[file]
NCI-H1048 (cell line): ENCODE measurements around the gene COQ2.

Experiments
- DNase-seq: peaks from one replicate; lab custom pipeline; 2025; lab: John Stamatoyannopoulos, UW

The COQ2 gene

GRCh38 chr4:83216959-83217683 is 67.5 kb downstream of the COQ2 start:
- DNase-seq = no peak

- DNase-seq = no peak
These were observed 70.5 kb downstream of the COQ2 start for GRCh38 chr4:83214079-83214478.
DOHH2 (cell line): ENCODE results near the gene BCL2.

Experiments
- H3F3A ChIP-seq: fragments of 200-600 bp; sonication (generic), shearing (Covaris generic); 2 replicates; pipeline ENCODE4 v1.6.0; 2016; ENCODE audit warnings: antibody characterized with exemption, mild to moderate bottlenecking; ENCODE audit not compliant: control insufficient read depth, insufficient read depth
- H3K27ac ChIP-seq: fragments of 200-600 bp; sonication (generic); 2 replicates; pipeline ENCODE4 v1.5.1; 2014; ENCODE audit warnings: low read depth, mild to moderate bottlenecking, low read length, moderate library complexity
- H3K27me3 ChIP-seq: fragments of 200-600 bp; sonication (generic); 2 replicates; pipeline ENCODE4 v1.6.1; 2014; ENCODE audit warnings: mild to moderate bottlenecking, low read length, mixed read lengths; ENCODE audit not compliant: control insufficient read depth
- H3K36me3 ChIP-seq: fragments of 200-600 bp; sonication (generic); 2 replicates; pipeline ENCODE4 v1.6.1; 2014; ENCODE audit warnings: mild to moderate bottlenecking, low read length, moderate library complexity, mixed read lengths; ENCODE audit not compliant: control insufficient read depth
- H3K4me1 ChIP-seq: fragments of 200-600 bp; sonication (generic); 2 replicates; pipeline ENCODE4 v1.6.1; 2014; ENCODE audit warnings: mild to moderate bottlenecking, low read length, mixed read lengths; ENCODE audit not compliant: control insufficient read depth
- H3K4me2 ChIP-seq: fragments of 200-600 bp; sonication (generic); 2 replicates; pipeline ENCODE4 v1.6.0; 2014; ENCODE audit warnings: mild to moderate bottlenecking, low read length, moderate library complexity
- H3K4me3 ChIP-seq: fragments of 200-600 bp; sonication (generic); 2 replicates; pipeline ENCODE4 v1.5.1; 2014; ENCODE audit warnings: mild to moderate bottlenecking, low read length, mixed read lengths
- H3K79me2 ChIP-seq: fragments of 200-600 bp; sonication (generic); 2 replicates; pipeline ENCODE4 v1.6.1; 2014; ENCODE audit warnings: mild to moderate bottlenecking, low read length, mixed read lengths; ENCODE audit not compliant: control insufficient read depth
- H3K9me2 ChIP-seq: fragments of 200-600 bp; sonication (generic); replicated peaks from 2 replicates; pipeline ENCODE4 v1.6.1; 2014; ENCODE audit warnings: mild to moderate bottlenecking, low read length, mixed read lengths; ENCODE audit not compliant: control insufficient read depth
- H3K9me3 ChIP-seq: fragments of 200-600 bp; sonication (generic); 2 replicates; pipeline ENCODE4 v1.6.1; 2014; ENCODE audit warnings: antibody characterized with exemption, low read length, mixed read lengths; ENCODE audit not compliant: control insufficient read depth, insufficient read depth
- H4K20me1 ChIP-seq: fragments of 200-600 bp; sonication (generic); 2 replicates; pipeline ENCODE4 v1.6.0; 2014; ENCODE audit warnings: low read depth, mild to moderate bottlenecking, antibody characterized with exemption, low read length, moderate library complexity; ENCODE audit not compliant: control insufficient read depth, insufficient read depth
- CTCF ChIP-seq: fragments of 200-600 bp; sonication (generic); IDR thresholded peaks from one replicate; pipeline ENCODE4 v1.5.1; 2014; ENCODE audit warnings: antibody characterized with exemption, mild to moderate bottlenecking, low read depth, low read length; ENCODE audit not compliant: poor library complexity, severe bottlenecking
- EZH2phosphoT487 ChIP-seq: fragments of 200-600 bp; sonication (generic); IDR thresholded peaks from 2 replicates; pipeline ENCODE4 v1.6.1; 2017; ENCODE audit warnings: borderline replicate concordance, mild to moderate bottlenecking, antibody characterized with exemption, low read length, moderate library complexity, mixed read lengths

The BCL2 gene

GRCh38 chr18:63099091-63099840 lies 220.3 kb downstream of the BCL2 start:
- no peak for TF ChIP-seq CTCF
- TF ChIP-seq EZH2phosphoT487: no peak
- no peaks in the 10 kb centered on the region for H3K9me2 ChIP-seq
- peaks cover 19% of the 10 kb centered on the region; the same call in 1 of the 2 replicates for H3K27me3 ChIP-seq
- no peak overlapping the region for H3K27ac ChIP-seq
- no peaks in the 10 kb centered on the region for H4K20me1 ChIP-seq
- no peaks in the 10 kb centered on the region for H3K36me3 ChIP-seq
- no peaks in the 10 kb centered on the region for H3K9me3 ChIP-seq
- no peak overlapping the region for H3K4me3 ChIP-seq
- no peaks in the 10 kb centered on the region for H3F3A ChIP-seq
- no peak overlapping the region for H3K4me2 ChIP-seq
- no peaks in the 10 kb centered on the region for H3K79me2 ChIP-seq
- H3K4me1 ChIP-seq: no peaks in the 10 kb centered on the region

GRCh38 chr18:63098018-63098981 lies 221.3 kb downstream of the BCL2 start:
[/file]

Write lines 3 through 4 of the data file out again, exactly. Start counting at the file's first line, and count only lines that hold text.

- DNase-seq: peaks from one replicate; lab custom pipeline; 2025; lab: John Stamatoyannopoulos, UW

The COQ2 gene